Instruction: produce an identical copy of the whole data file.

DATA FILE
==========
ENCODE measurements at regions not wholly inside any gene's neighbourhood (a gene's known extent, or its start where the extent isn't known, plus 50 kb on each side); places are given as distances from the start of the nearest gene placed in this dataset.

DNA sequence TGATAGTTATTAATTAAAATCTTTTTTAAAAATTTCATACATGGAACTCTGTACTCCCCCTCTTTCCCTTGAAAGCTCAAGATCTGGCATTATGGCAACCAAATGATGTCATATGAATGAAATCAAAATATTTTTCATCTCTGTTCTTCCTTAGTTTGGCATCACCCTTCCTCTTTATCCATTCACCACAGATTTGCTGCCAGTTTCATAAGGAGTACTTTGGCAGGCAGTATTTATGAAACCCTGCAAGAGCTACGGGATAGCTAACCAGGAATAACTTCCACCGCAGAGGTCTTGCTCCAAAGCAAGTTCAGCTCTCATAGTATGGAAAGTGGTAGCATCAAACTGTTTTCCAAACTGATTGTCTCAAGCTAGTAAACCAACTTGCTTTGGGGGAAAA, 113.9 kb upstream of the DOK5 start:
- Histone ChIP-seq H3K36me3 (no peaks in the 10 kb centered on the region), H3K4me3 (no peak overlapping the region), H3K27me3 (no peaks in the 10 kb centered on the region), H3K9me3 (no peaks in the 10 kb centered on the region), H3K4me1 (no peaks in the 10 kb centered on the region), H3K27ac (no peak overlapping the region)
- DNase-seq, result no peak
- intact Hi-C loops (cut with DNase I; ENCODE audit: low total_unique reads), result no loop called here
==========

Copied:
ENCODE measurements at regions not wholly inside any gene's neighbourhood (a gene's known extent, or its start where the extent isn't known, plus 50 kb on each side); places are given as distances from the start of the nearest gene placed in this dataset.

DNA sequence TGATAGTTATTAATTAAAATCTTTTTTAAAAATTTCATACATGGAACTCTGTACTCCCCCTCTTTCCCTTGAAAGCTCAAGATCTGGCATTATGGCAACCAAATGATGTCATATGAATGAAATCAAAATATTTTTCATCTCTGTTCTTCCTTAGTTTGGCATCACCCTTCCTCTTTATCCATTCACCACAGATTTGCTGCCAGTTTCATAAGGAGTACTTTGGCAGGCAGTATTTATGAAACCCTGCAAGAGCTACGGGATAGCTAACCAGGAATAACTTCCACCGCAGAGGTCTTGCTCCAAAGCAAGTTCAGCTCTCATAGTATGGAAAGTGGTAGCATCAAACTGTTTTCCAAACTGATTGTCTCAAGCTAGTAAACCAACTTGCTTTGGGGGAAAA, 113.9 kb upstream of the DOK5 start:
- Histone ChIP-seq H3K36me3 (no peaks in the 10 kb centered on the region), H3K4me3 (no peak overlapping the region), H3K27me3 (no peaks in the 10 kb centered on the region), H3K9me3 (no peaks in the 10 kb centered on the region), H3K4me1 (no peaks in the 10 kb centered on the region), H3K27ac (no peak overlapping the region)
- DNase-seq, result no peak
- intact Hi-C loops (cut with DNase I; ENCODE audit: low total_unique reads), result no loop called here